Cognitive and metacognitive strategies of 6th-grade students to answer multiple-choice questions on “human body systems”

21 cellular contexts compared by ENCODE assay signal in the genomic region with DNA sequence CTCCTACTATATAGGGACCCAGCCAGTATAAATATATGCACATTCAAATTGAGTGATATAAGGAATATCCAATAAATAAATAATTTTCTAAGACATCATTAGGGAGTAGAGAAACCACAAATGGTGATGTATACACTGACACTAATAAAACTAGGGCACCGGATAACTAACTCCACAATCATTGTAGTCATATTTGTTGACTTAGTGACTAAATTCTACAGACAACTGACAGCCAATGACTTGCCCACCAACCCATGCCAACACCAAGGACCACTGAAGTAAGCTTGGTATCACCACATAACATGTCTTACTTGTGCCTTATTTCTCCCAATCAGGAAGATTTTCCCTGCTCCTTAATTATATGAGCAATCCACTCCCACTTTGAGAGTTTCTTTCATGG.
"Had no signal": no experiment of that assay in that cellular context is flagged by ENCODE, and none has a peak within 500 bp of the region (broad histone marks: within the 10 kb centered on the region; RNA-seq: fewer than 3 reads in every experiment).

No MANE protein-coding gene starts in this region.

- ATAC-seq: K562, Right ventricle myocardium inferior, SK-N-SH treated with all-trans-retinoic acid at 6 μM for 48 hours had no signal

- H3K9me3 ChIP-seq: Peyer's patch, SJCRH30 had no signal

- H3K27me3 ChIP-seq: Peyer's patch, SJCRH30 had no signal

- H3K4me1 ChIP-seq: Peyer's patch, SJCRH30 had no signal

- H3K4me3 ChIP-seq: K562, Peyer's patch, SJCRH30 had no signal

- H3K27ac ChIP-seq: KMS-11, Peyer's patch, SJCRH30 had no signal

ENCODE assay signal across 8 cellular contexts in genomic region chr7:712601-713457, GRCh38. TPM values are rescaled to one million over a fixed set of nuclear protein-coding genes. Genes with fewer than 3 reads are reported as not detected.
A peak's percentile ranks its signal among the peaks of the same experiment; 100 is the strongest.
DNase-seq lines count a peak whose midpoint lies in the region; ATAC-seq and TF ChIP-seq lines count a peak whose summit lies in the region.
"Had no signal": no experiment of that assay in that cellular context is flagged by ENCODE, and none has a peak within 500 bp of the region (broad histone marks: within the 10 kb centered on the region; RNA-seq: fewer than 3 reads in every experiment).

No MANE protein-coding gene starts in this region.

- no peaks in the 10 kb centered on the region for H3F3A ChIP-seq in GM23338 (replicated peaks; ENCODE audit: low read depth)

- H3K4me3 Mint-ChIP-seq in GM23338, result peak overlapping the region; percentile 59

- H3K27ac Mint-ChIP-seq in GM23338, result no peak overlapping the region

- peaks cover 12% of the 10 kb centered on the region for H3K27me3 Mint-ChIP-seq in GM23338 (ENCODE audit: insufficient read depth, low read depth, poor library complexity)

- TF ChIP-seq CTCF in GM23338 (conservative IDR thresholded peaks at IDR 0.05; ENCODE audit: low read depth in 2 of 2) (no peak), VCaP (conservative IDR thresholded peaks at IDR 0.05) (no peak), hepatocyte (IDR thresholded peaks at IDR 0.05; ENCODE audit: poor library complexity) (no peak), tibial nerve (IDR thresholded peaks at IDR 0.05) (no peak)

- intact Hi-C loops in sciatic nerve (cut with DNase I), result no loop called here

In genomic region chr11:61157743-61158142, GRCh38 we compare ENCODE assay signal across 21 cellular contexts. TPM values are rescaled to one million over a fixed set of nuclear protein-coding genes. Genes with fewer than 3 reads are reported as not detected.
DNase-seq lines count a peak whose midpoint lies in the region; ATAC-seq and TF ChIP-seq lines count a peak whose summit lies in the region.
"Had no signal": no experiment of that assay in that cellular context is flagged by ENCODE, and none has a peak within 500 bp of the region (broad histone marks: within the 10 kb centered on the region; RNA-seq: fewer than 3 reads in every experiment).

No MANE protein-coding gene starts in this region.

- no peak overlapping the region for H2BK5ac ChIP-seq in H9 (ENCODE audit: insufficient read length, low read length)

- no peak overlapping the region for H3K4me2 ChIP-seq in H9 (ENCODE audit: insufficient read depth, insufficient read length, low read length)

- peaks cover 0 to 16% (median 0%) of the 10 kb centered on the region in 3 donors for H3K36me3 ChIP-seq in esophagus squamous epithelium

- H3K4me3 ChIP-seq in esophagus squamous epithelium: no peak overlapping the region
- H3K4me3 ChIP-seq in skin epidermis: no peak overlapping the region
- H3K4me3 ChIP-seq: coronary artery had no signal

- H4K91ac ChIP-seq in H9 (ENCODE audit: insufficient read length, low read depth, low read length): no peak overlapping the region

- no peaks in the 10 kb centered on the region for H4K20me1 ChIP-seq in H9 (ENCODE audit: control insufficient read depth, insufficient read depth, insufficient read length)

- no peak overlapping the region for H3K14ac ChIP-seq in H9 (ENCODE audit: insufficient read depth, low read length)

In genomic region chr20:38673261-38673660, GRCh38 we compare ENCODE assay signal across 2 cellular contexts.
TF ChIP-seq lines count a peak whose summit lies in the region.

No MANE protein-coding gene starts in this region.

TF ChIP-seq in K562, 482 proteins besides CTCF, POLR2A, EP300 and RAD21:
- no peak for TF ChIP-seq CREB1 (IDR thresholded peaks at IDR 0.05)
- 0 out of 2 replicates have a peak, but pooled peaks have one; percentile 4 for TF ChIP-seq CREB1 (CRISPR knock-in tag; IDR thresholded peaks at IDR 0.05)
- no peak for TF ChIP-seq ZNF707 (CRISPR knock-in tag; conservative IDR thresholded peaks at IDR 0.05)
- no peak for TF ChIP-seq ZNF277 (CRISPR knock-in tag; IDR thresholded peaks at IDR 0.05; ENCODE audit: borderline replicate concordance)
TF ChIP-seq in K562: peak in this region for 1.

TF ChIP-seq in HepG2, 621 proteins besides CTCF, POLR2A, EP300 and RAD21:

AbstractIn this study, cognitive and metacognitive strategies were determined which used by 6th-grade students who answered multiple-choice questions correctly on “Human Body Systems". In determining these strategies, the characteristics of multiple-choice questions (figures, graphs, explanations, etc.) were also considered. Participants of the study included three 6th-grade students, who were studying in a private school located in the province of Kars. The study was designed as a qualitative “case study”. Students whose overall grade point averages were at the “Very Good” level were selected for the study. The students who participated in the study were asked to answer four multiple-choice questions related to four learning areas (circulatory system, respiratory system, digestive system, and excretory system) of the “Human Body Systems” unit of a biology course. The students were asked to answer the multiple-choice questions during the thinking-aloud sessions. Semi-structured interviews were conducted after each question. Students' processes of answering the multiple-choice questions and semi-structured interviews were recorded in video format. The observations from the thinking-aloud sessions, the process of solving the multiple-choice questions, and the semi-structured interviews conducted with students for each question was transcribed. Computer programs for qualitative data analysis were used to analyze data. This study had determined that three students who were studying in the 6th-grade of a private school and whose overall grade averages were at the “Very Good” level, using a large number and diverse range of strategies while answering multiple-choice questions on “Human Body Systems” unit. This study had determined that, students used a diverse range of cognitive strategies such as visualizing, expressing in their own words, analyzing figures, and comparing the answer options to answer the multiple-choice questions. Additionally, metacognitive strategies including re-examining the answer, underlining or circling the clues, marking the explanations in the text of the question, and eliminating incorrect answer options were determined. It was also determined that cognitive and metacognitive strategies, which are important for students to answer multiple-choice questions correctly, vary according to the characteristics of the questions (figures, graphics, explanations, etc.).
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